The goal of Project STEMulate, a National Science Foundation ITEST study (# 1657625), is to develop, implement, and evaluate a program that fosters success for underserved and underrepresented high school students. The project was implemented at three sites of the Department of Education Upward Bound Program in Hawaii. Project STEMulate delivers teacher training and Problem-Based Learning curriculum to ensure students are motivated and empowered, and to support STEM-related postsecondary educational success of Hawaiian and Pacific Islander students. A critical design goal of the program was to introduce teaching and learning strategies and processes that were more relevant to underrepresented youth populations than those engaged in their typical high school context to offer opportunities and increase their participation in the STEM study and career trajectory, something all too often out of mind and scope of these students. This presentation will report on three years of summer academy data (mixed methods) that includes both student and teacher learning outcomes. Analyses demonstrated that student gains in career decisions and knowledge of wider STEM career opportunities correlates with teacher gains in Problem-Based Learning and student-centered learning professional development shifts. Further, teacher dispositions, evidenced through data from interviews, observations, and multi-point surveys improved in a majority of the dimensions, including teaching inquiry-based approaches, integrating technology, and STEM career knowledge and awareness. Finally, we will discuss the larger implications of extending this work to positively impact similar populations elsewhere of isolated, under-resourced and under-exposed youth with these proven strategies.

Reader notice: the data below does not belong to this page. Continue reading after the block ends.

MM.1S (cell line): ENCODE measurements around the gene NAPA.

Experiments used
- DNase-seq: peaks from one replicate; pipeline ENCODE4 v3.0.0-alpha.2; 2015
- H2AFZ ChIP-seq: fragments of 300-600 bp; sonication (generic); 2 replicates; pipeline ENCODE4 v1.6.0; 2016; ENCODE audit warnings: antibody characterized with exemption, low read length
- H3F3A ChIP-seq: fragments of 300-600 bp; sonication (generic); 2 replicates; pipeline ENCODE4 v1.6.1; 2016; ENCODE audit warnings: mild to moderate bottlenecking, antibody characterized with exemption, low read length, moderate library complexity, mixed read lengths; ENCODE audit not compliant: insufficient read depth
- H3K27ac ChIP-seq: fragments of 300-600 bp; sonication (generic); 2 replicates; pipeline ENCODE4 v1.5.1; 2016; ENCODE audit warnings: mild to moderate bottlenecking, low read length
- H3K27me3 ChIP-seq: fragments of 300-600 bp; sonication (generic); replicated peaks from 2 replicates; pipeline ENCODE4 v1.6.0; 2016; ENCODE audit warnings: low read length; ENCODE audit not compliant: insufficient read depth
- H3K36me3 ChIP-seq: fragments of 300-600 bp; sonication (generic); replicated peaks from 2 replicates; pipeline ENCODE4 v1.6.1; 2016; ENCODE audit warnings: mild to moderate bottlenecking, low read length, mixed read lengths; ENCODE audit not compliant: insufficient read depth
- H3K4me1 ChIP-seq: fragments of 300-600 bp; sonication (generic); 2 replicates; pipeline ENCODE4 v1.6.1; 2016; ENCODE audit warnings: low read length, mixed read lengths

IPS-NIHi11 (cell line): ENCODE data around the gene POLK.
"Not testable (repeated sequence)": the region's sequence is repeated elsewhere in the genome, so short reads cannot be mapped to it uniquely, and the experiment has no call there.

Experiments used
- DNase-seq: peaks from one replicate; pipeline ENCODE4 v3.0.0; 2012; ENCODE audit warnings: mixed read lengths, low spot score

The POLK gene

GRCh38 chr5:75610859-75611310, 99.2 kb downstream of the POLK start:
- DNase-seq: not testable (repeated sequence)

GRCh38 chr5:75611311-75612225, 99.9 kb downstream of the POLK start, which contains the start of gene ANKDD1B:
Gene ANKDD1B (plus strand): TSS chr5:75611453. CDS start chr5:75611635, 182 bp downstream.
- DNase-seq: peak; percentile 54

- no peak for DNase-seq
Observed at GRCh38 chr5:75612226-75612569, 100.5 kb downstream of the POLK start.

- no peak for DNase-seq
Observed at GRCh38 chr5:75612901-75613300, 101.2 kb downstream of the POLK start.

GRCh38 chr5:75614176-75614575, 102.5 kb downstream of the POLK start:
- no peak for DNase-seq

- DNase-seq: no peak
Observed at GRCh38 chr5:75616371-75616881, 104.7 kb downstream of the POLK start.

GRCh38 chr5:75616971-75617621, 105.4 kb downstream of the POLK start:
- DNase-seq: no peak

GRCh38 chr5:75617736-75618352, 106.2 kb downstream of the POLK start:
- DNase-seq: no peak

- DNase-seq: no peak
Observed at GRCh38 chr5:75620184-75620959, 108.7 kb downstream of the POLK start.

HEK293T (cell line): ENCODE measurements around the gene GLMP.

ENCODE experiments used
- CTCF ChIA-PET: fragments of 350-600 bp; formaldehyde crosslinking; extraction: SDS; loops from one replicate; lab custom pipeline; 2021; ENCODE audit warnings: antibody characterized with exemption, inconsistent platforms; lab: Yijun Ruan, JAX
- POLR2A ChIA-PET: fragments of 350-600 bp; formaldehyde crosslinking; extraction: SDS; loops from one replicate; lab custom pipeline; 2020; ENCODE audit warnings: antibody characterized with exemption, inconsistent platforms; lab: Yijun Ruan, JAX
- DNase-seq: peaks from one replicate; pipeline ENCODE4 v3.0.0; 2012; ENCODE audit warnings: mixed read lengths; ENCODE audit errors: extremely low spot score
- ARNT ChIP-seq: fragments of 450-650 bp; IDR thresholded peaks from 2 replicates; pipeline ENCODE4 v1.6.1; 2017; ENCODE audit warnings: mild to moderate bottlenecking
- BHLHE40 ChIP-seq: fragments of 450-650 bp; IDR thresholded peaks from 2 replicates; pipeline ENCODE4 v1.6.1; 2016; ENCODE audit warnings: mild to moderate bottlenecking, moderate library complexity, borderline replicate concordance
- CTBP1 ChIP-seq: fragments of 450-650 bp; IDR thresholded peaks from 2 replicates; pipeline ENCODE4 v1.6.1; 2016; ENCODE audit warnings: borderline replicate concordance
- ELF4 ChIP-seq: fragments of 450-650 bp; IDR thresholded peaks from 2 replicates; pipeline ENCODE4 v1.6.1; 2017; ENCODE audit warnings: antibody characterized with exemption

David Reider, Education Design, INC, United States
Nanasi Davis, University of Hawaii, United States
Nahid Nariman, TIDES, United States
Stream: Learning Experiences
This paper is part of the IICEHawaii2021 Conference Proceedings (View)
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